Quantifying, Understanding and Enhancing Relational Continuity
of Care

Patient and Public Involvement (PPI) in research describes an active partnership between researchers, patients and members of the public. It means we work collaboratively as equal partners in the research process listening to each other and aiming toward the improvement of health services for all.


When using the term patients and the publicwe include anyone who uses health and social care services, all members of the public who are the potential users of health and social care services, and people from organisations that represent people who use these services.


The QUERCC research project has worked with patients and members of the public at all stages of the research process to date. We held workshops to discuss the initial idea before we started the research study and have clear plans to make sure that the ways we carry out and communicate our research has input from members of the public. Since the study began to collect data in 2023, we have invited our PPI members to comment and review study documents and to engage in the research process. We also have clear plans to engage our PPI members in the review and interpretation of findings.


By working in this way, we can make sure that our work is relevant to the needs of all members of the public and patients who use services, has real impact, and brings about better healthcare outcomes for all.

About QUERCC PPI and Patient Advisory Group


  • QUERCC has three PPI members and a Patient Advisory Group (PAG) made up of five members.Our PAG and PPI members include a diverse mix of people in terms of age, gender, ethnicity, geography, socioeconomic status.
  • PPI and PAG involvement are supported and coordinated by the research team in partnership with the PPI lead.
  • The PPI lead and PPI members regularly attend monthly project management meetings and report to the PAG which meets every three months.
  • PAG’s role is to ensure the patient’s voice is listened to across the research process.
  • Input from our PPI members and PAG helps us to listen to and serve the full, diverse patient community. Working in partnership with research staff they guide and influence the development and delivery of the research.
  • Our PPI members are also active in supporting our work through input into study documentation.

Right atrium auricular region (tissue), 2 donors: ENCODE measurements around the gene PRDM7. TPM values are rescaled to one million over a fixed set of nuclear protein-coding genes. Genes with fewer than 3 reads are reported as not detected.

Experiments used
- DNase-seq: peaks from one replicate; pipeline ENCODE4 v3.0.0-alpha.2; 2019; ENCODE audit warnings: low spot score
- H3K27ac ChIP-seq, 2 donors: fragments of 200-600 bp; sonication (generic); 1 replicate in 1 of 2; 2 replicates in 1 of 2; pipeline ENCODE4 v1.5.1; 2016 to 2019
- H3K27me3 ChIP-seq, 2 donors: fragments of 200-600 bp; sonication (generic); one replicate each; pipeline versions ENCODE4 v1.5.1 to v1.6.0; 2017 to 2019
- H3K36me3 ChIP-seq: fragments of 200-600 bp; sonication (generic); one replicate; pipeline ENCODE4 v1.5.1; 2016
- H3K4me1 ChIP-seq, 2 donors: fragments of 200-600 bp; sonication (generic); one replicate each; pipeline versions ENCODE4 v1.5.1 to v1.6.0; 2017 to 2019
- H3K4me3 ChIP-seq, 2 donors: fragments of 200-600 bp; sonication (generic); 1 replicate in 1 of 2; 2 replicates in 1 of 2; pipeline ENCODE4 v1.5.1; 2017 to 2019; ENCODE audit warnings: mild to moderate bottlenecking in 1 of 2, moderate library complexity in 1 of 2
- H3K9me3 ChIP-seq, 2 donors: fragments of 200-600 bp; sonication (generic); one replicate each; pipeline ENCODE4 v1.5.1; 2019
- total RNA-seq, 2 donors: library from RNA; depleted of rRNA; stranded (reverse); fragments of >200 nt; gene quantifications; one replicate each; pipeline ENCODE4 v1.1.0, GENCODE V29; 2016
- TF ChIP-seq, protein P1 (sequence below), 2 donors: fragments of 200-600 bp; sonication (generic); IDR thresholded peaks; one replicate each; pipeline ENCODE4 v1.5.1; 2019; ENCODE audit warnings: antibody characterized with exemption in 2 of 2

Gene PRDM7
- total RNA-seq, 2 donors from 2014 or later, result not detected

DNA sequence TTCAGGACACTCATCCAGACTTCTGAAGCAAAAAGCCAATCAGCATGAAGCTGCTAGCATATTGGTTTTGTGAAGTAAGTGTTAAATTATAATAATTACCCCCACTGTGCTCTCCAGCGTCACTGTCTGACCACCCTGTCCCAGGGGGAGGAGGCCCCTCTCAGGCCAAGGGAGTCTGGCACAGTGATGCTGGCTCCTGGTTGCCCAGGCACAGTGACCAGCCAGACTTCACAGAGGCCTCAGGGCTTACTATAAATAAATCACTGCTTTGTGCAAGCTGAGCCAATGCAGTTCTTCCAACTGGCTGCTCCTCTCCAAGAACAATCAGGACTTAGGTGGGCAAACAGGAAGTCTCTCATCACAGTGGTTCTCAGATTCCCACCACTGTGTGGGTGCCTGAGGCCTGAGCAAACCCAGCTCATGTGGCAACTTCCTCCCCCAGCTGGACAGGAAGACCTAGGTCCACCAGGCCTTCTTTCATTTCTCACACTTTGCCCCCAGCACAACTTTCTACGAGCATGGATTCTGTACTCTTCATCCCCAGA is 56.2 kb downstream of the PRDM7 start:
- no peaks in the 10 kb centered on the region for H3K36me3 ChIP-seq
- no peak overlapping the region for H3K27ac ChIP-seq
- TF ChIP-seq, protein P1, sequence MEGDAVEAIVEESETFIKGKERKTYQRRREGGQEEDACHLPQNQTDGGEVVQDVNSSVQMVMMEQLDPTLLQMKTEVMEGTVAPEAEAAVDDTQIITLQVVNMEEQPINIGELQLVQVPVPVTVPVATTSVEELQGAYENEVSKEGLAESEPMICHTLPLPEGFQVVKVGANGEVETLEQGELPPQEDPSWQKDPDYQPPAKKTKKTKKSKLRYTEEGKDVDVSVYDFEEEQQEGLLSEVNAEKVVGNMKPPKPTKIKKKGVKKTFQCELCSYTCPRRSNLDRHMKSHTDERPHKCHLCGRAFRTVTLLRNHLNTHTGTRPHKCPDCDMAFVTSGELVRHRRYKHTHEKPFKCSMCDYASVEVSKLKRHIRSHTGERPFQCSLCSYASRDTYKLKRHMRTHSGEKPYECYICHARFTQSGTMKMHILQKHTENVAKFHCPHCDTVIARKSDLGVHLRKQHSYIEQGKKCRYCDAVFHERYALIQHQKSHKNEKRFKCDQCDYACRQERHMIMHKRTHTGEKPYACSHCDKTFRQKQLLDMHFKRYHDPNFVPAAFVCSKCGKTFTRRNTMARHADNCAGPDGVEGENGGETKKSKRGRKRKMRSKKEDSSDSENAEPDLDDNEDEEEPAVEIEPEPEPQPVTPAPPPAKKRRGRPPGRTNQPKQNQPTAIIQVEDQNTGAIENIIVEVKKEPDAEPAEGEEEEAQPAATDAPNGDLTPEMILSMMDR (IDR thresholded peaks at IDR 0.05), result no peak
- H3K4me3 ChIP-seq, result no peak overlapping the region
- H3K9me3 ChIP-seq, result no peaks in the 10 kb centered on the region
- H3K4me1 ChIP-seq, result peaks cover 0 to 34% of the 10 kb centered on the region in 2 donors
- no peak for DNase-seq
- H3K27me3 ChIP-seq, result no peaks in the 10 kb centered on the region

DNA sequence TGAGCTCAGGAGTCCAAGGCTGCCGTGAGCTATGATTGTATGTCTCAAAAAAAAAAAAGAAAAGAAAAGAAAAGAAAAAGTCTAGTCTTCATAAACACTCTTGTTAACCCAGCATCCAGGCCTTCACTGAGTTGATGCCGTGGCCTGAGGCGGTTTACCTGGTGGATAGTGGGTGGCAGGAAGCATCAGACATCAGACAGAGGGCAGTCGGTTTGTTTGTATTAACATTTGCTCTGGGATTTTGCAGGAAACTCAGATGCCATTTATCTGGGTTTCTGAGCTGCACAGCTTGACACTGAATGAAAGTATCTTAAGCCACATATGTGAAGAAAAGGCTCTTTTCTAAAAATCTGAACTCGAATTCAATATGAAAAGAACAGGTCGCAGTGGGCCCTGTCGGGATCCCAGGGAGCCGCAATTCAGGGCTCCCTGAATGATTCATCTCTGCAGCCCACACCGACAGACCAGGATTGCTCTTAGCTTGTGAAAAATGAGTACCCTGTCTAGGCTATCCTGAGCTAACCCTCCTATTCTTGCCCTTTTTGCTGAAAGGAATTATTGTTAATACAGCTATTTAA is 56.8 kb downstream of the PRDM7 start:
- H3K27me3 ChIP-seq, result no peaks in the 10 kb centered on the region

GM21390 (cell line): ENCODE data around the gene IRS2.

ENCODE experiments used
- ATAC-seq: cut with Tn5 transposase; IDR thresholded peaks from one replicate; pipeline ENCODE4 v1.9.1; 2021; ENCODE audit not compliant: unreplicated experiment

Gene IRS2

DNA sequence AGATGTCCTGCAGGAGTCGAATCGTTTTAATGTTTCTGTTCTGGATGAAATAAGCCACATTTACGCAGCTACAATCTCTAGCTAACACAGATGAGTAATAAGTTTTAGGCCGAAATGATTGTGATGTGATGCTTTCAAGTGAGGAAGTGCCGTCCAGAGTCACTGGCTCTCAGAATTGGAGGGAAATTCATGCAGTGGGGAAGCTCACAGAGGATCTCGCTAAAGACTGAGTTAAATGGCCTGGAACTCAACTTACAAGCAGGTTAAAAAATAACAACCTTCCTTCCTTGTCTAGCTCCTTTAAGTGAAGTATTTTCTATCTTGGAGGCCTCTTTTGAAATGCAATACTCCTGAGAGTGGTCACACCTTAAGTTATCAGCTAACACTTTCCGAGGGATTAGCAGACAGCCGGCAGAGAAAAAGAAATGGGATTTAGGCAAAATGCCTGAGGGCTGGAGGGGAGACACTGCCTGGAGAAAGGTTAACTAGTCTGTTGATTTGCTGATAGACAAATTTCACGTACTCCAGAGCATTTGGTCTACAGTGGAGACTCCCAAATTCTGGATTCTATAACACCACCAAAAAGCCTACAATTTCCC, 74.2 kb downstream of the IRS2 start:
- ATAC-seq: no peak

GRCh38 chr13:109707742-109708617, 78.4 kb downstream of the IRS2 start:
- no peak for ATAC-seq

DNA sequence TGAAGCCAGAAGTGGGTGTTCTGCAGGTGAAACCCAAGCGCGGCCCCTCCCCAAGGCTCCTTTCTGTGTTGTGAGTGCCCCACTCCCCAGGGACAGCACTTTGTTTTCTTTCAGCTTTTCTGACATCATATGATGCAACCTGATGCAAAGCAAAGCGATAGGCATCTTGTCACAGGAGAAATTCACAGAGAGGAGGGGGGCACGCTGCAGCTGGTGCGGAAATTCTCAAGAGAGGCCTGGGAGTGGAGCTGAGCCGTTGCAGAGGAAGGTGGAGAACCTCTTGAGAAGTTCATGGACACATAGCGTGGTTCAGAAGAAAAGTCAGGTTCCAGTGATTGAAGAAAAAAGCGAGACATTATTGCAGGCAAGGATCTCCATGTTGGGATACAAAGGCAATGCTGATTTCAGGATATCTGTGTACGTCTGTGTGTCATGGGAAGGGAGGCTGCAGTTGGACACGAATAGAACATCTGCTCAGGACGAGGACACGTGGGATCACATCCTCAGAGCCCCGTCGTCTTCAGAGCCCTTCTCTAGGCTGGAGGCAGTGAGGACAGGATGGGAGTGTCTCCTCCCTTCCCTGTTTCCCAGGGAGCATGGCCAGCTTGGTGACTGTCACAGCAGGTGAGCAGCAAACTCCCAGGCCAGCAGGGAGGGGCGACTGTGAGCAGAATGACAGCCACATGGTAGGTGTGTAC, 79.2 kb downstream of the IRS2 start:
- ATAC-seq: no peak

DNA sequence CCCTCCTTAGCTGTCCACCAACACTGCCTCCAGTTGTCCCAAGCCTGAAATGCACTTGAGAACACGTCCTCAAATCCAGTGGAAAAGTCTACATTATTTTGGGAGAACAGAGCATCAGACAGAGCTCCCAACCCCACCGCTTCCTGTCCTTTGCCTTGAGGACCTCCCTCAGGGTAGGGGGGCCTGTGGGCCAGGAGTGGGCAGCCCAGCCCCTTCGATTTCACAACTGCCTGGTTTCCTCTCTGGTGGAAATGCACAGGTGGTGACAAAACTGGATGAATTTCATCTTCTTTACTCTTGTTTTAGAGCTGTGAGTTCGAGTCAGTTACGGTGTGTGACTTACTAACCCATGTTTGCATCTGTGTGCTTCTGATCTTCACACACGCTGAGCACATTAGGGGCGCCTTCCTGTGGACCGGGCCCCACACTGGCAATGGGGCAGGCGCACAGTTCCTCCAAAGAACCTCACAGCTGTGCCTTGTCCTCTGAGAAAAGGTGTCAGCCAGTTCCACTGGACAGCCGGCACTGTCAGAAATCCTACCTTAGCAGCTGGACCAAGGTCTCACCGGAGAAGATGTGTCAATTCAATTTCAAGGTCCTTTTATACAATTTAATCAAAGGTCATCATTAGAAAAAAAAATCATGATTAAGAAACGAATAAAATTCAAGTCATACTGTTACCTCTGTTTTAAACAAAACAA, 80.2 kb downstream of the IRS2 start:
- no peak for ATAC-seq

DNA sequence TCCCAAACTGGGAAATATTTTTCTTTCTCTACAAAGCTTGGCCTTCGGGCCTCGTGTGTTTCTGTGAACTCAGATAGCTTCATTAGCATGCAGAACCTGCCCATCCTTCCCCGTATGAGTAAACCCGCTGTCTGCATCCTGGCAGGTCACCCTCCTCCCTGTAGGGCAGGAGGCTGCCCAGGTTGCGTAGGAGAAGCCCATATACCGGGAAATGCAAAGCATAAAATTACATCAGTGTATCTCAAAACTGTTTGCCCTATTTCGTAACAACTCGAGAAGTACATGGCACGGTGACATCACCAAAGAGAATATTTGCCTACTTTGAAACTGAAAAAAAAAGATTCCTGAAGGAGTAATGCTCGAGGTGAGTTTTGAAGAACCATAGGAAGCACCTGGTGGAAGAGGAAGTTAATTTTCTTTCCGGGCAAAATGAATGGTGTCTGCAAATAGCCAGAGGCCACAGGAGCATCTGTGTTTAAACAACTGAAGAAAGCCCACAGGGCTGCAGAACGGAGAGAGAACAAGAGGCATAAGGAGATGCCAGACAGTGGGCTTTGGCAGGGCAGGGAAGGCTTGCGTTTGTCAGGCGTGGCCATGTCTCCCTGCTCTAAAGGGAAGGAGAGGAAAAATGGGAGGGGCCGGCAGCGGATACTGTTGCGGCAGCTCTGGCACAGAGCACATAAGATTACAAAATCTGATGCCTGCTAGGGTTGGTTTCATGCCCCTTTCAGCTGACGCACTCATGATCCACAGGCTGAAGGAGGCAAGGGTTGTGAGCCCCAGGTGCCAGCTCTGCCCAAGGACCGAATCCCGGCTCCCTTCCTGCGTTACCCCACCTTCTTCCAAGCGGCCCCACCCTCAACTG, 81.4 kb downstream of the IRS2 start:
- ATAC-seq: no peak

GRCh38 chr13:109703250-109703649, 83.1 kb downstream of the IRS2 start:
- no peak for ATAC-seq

• The PAG group also alert the core research team to potential problems or concerns and help to promote the QUERCC study and its aims to the wider community.

Recent key contributions of PPI and PAG to the study


  • Working with the research team to develop an invite letter for patients for use during recruitment of patients to case study sites.
  • Reviewing text to check for ease of reading for inclusion on our study website.
  • Reviewing and commenting on plans for a workshop involving patients and health care professionals.
  • Taking part in a data collection workshop as observers to ensure that any issues of concern to patients were not missed.

The key skills and requirements of our PPI and PAG group members are:


  • Expertise and lived experience relevant to continuity of care.
  • Availability to attend four PAG meetings a year held virtually and additional sub meetings for input into projects and workstreams as required.
  • Willingness to maintain confidentiality about topics involving patients and personal data at all times.
  • To be willing to sign a confidentiality agreement as required.

How QUERCC works to support PPI and PAG members


  • Provide training if required to ensure that PPI and PAG members can contribute and understand data collected (e.g. training in basic health economics).
  • Provide opportunities to work with research staff to review data collected in workshops and interviews.
  • Support PPI and PAG interest in and engagement with wider sources of research material to allow their full participation in the research process.

If you are interested in learning more about the QUERCC study or want any more information about our PPI and PAG please contact the study coordinator Dr Fiona Scheibl by email: [email protected]

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